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P R E F A C E.
T hath often been observed with Concern,
that the Study of the Laws of our Country hath been totally neglested in the usual Education of English Gentlemen ; and, in particular, that no Opportunities of cultivating this Branch of Learning have hitherto been afforded in those excellent and illustrious Seminaries, wherein every other Science is taught in it's atmost Perfection. To remedy, in fome little Degree, so just a Complaint, the Compiler of the following Sheets was induced about three Years ago
* to institute, and fince to continue, a Course of Lectures, calculated for the Promotion of this Study in the Univerhty of OxfORD. And as he was encouraged to enter upon this Undertaking by. Gentlemen, both in the University and
out of it, for whose Learning and Judgment the World baš the highest Deference ; fo he cannot but acknowlege, with due Gratitude, the favorable Reception which hath been given it : A Mark of Approbation, which he is sensible must be attributed entirely to the Propriety of the Design, and not to the Manner of it's Execution.
In order to render this Attempt more extenhvely useful, be thought it incumbent upon him to accommodate his Lectures, not only to the Use of such Students, as were more immediately defigned for the Profesion of the common Law ;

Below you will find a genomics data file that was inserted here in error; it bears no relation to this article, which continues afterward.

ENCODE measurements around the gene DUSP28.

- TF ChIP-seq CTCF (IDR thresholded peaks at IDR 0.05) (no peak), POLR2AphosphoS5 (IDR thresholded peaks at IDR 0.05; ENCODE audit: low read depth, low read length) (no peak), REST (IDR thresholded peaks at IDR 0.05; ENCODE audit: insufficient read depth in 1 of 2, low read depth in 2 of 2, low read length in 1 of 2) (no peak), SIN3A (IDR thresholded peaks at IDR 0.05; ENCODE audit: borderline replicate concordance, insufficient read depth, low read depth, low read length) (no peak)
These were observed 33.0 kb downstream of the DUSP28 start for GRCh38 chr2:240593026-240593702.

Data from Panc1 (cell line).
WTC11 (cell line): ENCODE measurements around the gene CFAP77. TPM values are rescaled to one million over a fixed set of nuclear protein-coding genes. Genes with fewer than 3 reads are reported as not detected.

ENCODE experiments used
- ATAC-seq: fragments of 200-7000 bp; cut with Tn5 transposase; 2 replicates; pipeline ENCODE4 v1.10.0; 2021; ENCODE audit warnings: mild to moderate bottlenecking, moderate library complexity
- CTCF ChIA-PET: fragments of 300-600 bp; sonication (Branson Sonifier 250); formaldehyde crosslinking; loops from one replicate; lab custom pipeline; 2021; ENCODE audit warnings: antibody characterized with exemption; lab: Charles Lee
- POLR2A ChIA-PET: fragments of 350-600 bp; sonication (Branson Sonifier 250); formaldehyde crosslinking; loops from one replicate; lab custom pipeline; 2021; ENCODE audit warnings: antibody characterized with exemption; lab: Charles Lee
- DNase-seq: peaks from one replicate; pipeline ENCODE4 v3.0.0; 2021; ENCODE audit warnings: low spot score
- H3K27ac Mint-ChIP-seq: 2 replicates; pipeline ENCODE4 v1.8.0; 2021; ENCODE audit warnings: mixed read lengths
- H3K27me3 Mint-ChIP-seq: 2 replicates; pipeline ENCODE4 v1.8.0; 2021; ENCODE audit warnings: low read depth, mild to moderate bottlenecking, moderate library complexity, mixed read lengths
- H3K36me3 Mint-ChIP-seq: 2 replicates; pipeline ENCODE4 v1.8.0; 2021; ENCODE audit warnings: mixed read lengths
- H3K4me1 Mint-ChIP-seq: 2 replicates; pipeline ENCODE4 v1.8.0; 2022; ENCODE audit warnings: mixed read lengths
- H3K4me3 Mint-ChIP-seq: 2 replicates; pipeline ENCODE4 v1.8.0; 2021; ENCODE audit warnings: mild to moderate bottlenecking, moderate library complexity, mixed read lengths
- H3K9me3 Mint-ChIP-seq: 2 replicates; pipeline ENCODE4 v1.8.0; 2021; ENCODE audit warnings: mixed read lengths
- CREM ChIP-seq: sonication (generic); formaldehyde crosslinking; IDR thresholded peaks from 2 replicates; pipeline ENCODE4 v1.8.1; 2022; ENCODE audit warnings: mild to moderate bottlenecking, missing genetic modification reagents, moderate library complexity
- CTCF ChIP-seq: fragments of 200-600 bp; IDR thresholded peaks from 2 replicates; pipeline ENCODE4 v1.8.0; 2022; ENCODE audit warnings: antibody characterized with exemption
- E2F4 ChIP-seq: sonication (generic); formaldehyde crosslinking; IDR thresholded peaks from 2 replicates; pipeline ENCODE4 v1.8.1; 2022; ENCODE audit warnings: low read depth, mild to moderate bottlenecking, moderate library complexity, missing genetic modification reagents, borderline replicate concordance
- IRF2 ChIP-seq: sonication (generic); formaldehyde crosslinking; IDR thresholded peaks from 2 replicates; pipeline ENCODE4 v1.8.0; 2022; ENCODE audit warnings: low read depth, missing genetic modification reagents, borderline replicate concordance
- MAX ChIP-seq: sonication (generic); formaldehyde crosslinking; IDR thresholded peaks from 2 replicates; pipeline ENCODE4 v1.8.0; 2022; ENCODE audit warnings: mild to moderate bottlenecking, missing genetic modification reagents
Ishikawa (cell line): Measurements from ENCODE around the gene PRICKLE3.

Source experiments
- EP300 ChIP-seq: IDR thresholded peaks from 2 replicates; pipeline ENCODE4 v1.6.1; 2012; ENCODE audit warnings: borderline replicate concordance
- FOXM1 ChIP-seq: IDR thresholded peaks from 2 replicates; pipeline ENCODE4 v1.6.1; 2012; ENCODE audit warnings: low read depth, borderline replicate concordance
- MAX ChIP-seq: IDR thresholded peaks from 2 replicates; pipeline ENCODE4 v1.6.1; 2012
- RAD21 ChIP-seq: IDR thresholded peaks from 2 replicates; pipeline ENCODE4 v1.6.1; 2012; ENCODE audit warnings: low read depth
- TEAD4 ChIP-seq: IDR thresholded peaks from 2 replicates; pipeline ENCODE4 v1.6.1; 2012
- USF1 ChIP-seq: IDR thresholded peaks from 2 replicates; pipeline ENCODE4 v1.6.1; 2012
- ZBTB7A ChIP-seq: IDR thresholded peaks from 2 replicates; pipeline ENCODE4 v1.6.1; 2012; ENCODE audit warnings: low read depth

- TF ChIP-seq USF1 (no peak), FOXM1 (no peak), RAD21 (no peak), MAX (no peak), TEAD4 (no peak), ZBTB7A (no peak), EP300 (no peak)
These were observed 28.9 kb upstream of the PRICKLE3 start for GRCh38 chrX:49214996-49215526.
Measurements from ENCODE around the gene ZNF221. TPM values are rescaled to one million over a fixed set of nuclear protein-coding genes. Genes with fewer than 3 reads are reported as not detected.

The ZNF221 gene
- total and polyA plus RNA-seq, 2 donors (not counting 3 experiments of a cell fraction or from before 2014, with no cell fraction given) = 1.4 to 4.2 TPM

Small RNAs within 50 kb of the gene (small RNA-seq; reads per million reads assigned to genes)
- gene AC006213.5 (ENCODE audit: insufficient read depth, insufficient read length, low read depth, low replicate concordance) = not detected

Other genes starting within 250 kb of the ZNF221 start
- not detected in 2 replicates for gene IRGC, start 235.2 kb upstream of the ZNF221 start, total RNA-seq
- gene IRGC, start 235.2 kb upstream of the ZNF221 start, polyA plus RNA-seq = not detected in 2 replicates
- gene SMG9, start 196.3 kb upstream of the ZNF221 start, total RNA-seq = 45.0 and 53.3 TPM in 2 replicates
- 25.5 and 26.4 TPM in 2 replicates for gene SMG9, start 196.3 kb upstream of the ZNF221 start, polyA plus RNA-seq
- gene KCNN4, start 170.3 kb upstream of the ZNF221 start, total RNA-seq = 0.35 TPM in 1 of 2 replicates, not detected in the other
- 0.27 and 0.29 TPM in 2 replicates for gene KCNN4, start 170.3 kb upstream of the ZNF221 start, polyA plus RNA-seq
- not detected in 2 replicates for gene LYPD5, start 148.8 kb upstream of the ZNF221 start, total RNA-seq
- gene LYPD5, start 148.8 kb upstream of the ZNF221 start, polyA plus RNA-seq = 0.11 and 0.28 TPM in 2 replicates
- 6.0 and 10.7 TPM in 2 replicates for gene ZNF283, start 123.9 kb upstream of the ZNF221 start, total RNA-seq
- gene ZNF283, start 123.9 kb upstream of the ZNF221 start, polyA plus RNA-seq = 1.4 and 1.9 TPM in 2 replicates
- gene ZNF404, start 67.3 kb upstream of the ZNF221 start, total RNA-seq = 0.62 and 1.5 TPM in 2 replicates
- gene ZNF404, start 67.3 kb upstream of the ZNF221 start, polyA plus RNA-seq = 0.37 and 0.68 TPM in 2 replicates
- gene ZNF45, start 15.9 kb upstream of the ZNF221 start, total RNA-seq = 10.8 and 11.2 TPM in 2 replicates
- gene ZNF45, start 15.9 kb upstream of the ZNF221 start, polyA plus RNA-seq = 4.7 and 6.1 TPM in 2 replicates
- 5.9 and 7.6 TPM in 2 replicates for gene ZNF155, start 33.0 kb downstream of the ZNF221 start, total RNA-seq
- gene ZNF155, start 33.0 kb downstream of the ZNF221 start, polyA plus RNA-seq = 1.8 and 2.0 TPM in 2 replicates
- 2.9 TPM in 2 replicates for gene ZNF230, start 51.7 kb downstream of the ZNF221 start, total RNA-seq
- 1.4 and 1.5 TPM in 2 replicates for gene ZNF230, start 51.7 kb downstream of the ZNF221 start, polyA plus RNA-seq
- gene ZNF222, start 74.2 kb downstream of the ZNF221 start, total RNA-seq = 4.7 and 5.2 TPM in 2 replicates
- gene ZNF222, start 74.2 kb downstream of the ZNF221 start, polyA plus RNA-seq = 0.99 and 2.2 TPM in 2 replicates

but also of such other Gentlemen, as were defirous of some general Acquaintance with the Constitution and legal Polity of their native Country. He therefore made it his first EndeaVour',. to mark out a Plan of the Laws of ENGLAND, fo comprehenhve, as that every Title might be reduced under fome or other of it's general Heads, which the Student might afterwards pursue to any Degree of Minuteness; and at the same time fo contracted, that the Gentleman might with tolerable Application contemplate and understand the Wbole. For if this was successfully performed, be apprehended
be Mould then be enabled, with greater Perspicuity and Ease, to execute the Remainder of his Dehgn; in deducing the History and Antiquities of the principal Branches of Law, in selecting and illustrating their fundamental Principles and leading Rules, in explaining their Utility and Reason, and in comparing them with the Laws of Nature and of other Nations.
In the Pursuit of these bis Endeavours, he found himself obliged to adopt a Method in many respects totally new. The most early, and indeed the most valuable, of those who have laboured in reducing our Laws to a System, are GLANVI'L and BRAC TON, BRITTON and the Author of FLETA: But these, and all others who preceded King Henry the eighth, are so occupied in antient ( he does not say, useless) Learning, that it had been but an awkward Attempt to engraft on their Stock the Improvements of later Ages. FitzHERBERT, and Brook, and the subsequent Authors of Abridgments, have chosen a Method, the least adapted of any to convey the Rudiments of a Science ; namely, that of the Alphabet. --Lord Bacon, in bis Elements, hath purposely avoided any regular Order; selecting only some